(3) I didn't add anything about Dunn's paper because his discussion was not directly relevant as he did not discuss linguistic bias by generation.

(4) The graphic resolution is a problem for some tables. Before I try to address it, I will wait for other criticisms and see if I need to fully redo the relevant tables due to statistical errors, etc.
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#5
It's clearly not ready for publication, and remember the last time I saw that, I pointed it out many inconsistencies, notably the Add health. You should have waited until I finish with the add health and NLSY97.

I also said that I wanted to re-do your analysis for the NAAL 2002, but I don't find the variables for prose and math. We can discuss that in email.

1. PAPER :

For table 6, GSS, you must have precised the years, e.g., 1972 to 2010 or 1972 to 2012 ?. you must also precise which sampling weight you use, see below, the original configuration (COMPWT).
http://sda.berkeley.edu/cgi-bin/hsda?harcsda+gss12

For table 7, it needs to be made explicit that NLSF (public) data has not provided sampling weight.

In page 13, it should be "(see, Richwine, 2009, table 2.11)"

Concerning table 5, you should tell us how these numbers are computed because they are not the same it appears in Capps et al. (2012) table 1.

Page 15, "Assuming that there is a robust 2nd to third+ generation narrowing, some of this could be due to cultural and genetic assimilation." you should better type "generation cognitive gap narrowing". Same thing for this passage in page 7, "Alternatively, there might have been a genuine first to second generational cognitive narrowing in unbiased aptitude".

There is also a lot of missing references, such as Capps et al. (2012).

In the paper, table 1 is wide, you can probably rotate it. But the worse thing is that all pictures are blurred. You must do something with that. Copy pasting your pictures from your blog posts does not improve readability. The presentation is that of a complete "amateur" and if you want this journal to be taken very seriously by scientists in general, the presentation is very important. In my opinion, i don't necessarily care so much about presentation, but here, that's a peer-reviewed journal, so you should improve this.

The quoted passage under table 8 is in grey, not in black.

Also, you need to add a page number in the paper, next time. And also needed, since this journal wants you to share the data (that is not available for some of the data set you use), is a description and pictures of the statistical procedure you use, see e.g., here :
http://www.openpsych.net/forum/showthrea...524#pid524

"If anything I should cut discussions, not add to them"

The text is useful, otherwise the article is boring. You should keep them.

2. DATA FILE :

The tables in the excel data file are also very hard to read. Each cell needs to be much wider. For instance, the column width of L is just 1.80. Just see how L351 is difficult to read. Furthermore, you should put the data tables in sheet 1, and the syntax in sheet 2.

I don't see what the cell W5 refers to.

In cell F11, I prefer you write the entire word instead of something like "Approx."

Cell A169, you have :

"Variables: Student race/ethnicity (collapsed) (U.S. only) (2007, 2011), Gen \ born in [country], Gen \ [stmo or fem guard] born in [country]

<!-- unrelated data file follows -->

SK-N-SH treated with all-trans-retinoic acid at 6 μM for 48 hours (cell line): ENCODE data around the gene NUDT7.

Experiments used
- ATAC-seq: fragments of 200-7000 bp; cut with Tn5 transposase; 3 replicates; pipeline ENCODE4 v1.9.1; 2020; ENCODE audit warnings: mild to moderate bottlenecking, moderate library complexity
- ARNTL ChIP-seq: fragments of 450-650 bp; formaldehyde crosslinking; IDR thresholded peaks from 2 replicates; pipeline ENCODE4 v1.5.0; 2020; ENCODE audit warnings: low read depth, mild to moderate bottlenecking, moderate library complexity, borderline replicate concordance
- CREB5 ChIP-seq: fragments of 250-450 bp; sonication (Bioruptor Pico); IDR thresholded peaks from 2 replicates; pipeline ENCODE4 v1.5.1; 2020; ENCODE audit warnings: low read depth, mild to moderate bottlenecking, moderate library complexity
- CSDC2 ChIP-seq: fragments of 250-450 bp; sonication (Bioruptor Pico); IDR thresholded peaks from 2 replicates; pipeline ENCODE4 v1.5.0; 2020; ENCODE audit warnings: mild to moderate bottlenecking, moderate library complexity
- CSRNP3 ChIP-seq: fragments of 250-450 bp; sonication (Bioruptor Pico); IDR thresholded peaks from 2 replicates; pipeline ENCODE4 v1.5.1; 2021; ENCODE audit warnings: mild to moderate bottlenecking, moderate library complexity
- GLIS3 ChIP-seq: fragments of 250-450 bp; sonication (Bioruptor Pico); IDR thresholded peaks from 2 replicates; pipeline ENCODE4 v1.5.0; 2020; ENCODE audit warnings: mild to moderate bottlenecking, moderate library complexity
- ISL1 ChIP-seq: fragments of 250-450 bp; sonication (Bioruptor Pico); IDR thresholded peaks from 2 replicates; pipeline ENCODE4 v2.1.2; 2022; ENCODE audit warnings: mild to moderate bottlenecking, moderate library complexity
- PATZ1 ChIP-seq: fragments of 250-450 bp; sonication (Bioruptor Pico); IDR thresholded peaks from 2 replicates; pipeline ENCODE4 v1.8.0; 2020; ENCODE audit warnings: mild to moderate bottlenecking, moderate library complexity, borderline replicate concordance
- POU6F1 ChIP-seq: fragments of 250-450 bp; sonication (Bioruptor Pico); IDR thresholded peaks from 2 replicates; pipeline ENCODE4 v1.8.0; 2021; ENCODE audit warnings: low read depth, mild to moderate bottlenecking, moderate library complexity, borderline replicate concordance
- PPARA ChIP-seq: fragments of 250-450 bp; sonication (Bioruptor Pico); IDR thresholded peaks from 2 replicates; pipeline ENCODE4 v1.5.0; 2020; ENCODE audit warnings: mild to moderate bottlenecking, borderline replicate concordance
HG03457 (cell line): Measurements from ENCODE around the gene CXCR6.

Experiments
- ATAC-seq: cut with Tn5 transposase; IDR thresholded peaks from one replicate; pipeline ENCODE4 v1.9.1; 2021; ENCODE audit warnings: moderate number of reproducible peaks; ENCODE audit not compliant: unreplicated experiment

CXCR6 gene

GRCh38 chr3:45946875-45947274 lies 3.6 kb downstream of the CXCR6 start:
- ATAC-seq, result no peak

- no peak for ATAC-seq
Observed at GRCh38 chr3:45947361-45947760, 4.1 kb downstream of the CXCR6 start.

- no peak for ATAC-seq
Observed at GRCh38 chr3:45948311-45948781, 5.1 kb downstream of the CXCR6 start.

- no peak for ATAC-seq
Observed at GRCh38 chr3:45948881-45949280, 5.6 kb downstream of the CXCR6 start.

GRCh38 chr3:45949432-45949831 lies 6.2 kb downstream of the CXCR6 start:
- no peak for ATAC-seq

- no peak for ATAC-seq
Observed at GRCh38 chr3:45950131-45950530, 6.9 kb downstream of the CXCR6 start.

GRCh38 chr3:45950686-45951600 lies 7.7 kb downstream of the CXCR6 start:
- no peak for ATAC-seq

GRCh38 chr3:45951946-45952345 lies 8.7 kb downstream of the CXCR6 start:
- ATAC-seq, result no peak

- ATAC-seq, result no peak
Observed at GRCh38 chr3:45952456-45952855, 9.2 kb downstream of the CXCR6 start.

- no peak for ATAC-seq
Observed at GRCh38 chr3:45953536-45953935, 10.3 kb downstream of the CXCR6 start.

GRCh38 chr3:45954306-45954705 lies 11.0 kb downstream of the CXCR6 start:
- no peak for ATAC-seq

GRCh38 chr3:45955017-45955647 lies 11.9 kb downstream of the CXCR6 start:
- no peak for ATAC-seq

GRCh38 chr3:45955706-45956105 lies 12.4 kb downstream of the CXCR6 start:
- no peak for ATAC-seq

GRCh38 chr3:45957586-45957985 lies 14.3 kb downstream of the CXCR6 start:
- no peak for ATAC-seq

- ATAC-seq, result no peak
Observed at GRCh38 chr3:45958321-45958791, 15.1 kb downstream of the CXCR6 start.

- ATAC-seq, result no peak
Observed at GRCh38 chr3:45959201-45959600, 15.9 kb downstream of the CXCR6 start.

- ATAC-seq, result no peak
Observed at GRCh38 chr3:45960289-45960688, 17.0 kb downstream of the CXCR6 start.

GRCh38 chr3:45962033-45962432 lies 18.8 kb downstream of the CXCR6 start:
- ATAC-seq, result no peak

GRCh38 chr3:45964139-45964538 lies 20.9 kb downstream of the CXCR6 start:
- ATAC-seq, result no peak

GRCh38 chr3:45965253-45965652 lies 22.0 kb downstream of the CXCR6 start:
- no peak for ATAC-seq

Years: 2011, 2007"

But I prefer one variable per rows. here you should have 4 or 5 rows, for example.

The table in analysis 6 "eat" the space for analysis 7 and make some of your numbers (apparently, the black scores) disappeared. As i said before, it needs to be corrected.

in analysis 9, you should avoid "semi-sentence" like "used 3rd gen White SD, did not pool". It's better to make a complete sentence, and begin with "I have" or "we have" etc.

In general, for the data file, you should avoid copy-pasting tables and picture from others' work, and type the numbers yourself.

in analysis 13/14, the question "Where you born in the US?" is odd and i believe it should have said "were".

In cell Q1308, you have typed "Composite SAT and ACT Scores by Rac/ Generation" and it must be corrected.

....
....

In general, I need to replicate all of the data in your file. That will take some time. (We can do the exchange in mail)

I also think everyone should name the attached data file according to the title of the paper, just to make sure there is no ambiguity. (by the same token, the title of your pdf "RaceGenUSforOpenPsych2" should be renamed)

By the way, speaking about the title of the paper, i would prefer "U.S. Ethnic/Race Differences in Ability by Generation". I'm not sure what "aptitude" refers to and I believe "ability" is a clearer word.
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#6
(2014-Jun-30, 21:42:14)menghu1001 Wrote: It's clearly not ready for publication, and remember the last time I saw that, I pointed it out many inconsistencies, notably the Add health. You should have waited until I finish with the add health and NLSY97.


I fixed the problem with Add health. Check the code. I checked NLSY97. I didn't use it because for student US born there were a lot of "I don't know" probably meaning "Illegal, but I'm not going to say". Look at variable: R1201300, CV_CITIZENSHIP 1997. I'll send you my file. As for NAAL, I'm confident with the results. If I redo them, I will not use the AM software.

(2014-Jun-30, 21:42:14)menghu1001 Wrote: For table 6, GSS, you must have precised the years, e.g., 1972 to 2010 or 1972 to 2012 ?. you must also precise which sampling weight you use, see below, the original configuration (COMPWT).
http://sda.berkeley.edu/cgi-bin/hsda?harcsda+gss12